The goal of our codes is to protect lives, but there are also code requirements established to protect individuals from the actions of their neighbors that could cause them harm. It is these goals that led to the establishment of the NFPA 13R sprinkler systems. Building and fire officials worked with various industry representatives, including developers and owners, to develop a reasonable sprinkler system that would protect the occupants, potentially limit fire damage, and improve costs to encourage wider installation. In general, these goals were very successful in improving occupant safety by increasing the number of structures protected.
The question facing the first responder and broader code development community now is how do we meet the demands of the current built environment? What changes must be made in the codes and standards to protect occupants of apartment buildings from exterior fires propagating into the attics? To answer these questions, NFPA has invited many representatives of multiple disciplines to discuss and understand the issues and to potentially understand our options. Stay tuned—there is more work to be done.
The Consultant’s Perspective
Jeffrey Shapiro, P.E., FSFPE, president of International Code Consultants and a consultant to the multifamily housing industry
The topic of fire safety for large multifamily occupancies has recently drawn significant attention from the media, elected officials, public safety officials, and citizens, all of whom have raised legitimate questions about large fires that have occurred in buildings protected by NFPA 13R fire sprinkler systems. The multifamily housing industry is equally concerned and notes that all stakeholder groups, including our industry, share a common interest of providing safe, affordable housing for citizens who live in our communities.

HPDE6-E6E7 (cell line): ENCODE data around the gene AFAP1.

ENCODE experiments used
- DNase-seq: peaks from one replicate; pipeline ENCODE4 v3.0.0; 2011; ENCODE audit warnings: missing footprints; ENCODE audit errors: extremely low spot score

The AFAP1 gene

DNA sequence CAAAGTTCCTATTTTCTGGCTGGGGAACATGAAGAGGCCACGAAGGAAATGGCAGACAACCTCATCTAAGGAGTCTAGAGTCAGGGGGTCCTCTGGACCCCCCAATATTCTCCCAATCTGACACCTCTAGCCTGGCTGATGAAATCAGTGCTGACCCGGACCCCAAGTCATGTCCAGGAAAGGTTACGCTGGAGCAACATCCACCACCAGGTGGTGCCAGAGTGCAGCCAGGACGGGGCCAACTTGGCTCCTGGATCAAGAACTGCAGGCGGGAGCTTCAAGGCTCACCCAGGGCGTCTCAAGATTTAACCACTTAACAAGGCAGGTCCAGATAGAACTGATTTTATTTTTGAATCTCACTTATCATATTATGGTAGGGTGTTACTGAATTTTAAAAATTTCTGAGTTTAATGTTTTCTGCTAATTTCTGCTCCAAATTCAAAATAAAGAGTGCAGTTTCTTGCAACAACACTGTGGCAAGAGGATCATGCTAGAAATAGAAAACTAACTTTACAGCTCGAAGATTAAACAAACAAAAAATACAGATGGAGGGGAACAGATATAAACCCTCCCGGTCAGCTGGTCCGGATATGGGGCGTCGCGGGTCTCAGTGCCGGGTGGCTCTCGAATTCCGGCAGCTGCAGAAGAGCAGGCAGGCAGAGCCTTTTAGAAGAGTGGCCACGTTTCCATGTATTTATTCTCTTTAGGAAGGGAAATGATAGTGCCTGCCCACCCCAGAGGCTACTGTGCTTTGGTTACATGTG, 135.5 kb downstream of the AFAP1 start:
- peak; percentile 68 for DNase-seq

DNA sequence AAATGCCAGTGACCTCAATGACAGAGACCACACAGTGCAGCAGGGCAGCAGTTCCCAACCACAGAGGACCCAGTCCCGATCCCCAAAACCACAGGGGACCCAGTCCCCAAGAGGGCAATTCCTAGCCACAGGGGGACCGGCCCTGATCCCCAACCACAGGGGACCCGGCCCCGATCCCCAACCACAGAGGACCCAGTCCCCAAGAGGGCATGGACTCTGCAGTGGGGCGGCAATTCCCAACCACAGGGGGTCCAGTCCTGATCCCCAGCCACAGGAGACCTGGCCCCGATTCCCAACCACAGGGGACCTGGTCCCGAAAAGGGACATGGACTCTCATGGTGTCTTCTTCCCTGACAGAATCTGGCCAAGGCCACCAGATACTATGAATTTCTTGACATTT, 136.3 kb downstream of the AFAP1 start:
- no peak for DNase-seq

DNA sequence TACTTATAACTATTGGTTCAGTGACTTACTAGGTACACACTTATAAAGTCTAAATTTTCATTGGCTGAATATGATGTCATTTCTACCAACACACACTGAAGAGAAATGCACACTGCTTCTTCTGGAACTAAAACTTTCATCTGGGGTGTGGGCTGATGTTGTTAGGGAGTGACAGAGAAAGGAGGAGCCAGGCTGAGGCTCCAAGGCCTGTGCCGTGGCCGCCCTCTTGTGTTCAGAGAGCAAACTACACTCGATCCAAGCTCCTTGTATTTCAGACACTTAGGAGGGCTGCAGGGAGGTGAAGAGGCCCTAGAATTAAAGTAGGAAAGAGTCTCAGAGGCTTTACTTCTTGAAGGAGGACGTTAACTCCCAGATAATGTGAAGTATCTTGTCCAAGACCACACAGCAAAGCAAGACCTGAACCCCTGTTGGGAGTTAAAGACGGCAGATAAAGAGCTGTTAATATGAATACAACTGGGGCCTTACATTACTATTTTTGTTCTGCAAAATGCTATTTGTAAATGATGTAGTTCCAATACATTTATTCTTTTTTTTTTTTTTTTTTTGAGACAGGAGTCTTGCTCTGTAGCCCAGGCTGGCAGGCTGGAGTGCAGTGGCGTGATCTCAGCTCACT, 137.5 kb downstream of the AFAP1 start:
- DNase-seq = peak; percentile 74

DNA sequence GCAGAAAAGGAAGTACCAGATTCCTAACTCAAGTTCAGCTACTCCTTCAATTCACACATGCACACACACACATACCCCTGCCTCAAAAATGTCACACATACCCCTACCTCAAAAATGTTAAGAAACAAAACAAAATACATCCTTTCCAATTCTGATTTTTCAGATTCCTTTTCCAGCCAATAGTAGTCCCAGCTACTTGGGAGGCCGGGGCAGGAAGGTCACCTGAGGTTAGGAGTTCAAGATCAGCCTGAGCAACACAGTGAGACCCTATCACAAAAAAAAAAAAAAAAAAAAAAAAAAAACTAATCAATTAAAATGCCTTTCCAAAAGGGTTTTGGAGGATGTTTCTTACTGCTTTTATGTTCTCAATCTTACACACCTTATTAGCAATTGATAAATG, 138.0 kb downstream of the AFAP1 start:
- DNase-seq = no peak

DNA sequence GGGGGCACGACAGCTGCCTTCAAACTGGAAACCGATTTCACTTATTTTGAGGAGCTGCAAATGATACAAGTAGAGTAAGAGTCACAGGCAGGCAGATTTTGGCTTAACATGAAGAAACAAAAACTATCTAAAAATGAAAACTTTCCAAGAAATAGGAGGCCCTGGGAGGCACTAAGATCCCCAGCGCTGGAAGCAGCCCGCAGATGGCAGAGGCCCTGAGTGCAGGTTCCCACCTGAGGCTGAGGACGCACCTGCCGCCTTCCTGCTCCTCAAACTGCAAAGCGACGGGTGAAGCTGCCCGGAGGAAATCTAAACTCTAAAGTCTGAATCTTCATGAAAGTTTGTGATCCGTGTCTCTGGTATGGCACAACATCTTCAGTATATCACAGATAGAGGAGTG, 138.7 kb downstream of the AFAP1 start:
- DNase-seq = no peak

In the U.S., most jurisdictions rely on model codes and standards, such as those published by NFPA, to establish a reasonable basis of regulation for building safety. For more than 25 years, the reasonable basis for the design and installation of fire sprinkler systems in low-rise multifamily occupancies has been NFPA 13R.
NFPA 13R provides a level of safety that resides between NFPA 13 and NFPA 13D. It was developed in response to the cost obstacle presented by installing full NFPA 13 systems in multifamily occupancies and in recognition of an increasing willingness on the part of local jurisdictions to permit NFPA 13D or hybrid 13/13D systems for use in large multifamily occupancies in the mid- to late-1980s.